There is a certain comfort that comes with routine.
I am a pretty tech-savvy teacher. I mean, I have my own blog, after all. Over the past couple of years I have gained a reputation as someone people can come to for tech support with all sorts of programs. I was an early user when my school adopted Office365 as our “approved” cloud, I have actively maintained a class website, and last school year my students and I embarked on a video project that took up almost all of fourth quarter. So far this school year, I have been typing away on my tablet (it has an attachable keyboard) at every PD and meeting, usually updating my various OneNote binders.
So it might come as a surprise that I am one off the few people who still actively uses one of these lesson planners:
I looked all around until I found one of these bad boys. We have digital lesson plans that we are supposed to submit every week, and, of course, I do that. But I feel completely lost if I don’t sketch out basic plans by hand.
If it’s not in a lesson plan book, I do my “lesson plan doodling” on any scrap of paper I can find. I don’t know why I need to do the basic outlines like this, but based on the educational philosophy class I took as a sophomore in college, I think it has something to do with my creative process being kinesthetic in nature. That in and of itself is interesting because I am generally a visual learner, and my content area specialties are reading and language arts, so I’m also text-based.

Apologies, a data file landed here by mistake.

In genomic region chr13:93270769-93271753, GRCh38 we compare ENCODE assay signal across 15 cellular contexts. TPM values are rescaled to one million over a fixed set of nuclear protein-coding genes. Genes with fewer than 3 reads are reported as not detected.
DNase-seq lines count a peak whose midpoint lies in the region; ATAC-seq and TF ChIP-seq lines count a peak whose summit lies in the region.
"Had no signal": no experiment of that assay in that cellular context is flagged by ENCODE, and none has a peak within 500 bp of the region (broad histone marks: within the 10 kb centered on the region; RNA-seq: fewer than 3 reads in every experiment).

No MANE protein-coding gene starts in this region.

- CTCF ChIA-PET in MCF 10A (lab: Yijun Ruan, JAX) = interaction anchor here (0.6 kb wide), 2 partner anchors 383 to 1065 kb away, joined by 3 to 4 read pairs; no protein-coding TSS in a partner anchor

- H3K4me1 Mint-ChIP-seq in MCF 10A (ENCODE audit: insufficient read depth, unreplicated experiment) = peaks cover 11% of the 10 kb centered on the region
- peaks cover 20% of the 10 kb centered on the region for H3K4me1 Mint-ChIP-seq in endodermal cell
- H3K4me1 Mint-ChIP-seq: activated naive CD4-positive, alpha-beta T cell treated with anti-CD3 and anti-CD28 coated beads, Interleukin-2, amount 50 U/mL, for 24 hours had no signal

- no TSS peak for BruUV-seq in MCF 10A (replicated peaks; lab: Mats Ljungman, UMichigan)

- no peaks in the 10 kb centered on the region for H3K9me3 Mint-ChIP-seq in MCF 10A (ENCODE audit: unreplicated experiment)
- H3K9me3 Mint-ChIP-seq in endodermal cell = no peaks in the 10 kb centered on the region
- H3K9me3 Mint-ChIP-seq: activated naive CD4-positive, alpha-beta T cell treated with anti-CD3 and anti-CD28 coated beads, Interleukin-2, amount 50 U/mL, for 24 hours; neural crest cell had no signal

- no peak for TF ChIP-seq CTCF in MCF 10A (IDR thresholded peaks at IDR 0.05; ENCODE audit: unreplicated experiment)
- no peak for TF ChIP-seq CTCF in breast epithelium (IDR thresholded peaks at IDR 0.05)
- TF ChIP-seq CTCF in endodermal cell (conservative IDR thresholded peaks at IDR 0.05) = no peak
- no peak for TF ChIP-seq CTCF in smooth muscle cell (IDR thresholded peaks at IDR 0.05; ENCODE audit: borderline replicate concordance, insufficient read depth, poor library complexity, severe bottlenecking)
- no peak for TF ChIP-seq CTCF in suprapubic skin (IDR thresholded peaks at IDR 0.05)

Learning is weird.
But seriously, there’s nothing quite so awesome as breaking out the good pens and organizing my spiral-bound, mint-green lesson planner. For all the tech in the world, it’s far more satisfying to scribble out where I make mistakes and designate the areas in which I will map out the future directions of my life and the lives of my students.
To all you teachers out there, I hope you’re embracing your own start-of-year